The History of U.S. Immigration
The federal government established a standard for immigration reporting in 1819. Over the next 100 years, laws came into effect that excluded certain populations (prostitutes, convicts, “lunatics,” “idiots,” and people of Chinese descent, for example) from immigrating, but it wasn’t until 1924 that the permanent quota and the border patrol were established.
The 1924 law added restrictions specific to people from some parts of Europe, Africa, Asia and the Middle East. Passed after World War I amid increased uncertainty about national security, the law included a literacy test, a tax just for new immigrants, and more discretionary power for immigration officials.
In 1965 there was a shift in policy that lifted some of the restrictions based on country of origin; it also focused more on keeping families together and bringing in people with skills seen as valuable to the U.S. Other amendments around that time opened the doors for those fleeing hardship or persecution in their home countries, which we now refer to as amnesty and asylum. Natalia Bronshtein has created a memorable and easy-to-understand graphic of the history of immigration into the United States. The graphic is a histogram, using the width of each band of color to represent the rate of immigration during specific periods. It’s easy to see how the immigration of different population groups has changed over time, and that immigration laws affected the flow of different nationalities differently.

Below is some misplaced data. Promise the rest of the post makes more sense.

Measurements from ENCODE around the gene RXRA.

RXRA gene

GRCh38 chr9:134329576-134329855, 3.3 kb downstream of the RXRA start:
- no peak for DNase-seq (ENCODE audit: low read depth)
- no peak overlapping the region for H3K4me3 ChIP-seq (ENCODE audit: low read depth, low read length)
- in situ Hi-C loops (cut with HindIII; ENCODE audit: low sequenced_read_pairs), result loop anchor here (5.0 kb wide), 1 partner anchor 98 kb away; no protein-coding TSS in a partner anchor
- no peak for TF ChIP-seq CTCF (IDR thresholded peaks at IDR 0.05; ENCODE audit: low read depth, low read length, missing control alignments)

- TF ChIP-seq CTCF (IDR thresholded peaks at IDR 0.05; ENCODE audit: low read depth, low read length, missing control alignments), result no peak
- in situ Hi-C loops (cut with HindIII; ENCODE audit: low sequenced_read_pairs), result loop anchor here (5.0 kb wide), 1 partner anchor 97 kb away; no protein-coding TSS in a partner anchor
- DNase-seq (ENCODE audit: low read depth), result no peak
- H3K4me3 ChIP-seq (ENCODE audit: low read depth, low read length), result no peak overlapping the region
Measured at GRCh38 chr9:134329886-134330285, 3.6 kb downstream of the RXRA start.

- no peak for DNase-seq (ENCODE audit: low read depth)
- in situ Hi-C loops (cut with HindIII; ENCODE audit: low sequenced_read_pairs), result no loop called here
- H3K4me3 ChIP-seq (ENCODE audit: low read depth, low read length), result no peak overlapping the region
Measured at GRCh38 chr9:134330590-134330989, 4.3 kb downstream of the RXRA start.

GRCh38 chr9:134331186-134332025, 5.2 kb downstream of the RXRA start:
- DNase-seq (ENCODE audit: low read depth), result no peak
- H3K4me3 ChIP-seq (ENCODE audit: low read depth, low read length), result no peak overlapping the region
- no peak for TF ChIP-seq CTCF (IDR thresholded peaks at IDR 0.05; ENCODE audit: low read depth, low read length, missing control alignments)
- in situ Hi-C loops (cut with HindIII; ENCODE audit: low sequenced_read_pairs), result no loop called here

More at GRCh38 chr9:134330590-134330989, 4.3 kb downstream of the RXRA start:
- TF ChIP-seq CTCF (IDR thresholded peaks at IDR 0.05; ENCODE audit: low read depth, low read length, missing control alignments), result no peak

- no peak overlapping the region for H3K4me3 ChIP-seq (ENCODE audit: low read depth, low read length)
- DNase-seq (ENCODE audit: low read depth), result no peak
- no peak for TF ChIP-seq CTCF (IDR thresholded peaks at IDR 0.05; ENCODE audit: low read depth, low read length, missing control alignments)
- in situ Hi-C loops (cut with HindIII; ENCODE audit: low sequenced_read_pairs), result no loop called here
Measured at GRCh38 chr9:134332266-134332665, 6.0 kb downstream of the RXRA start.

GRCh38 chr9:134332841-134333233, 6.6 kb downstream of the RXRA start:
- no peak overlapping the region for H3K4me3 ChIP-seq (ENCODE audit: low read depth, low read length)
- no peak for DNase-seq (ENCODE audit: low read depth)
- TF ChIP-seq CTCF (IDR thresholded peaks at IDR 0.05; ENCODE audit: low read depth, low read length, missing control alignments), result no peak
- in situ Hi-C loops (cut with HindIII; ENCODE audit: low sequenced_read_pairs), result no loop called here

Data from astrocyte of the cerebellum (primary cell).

Understanding Immigration Law
The Federation for American Immigration Reform offers a law-by-law breakdown of the legislation that affected immigration between 1790 and 1990. Bronshtein’s graphic offers a straightforward way to compare this list of laws with the effect each had on immigration. There’s never been an easier way to visualize and understand the history of immigration law.
Even still, these laws are complicated and change frequently. For all but the most straightforward cases, most people who want to immigrate to the U.S. should consult with a lawyer to avoid unnecessary (and often heartbreaking) delays in the process.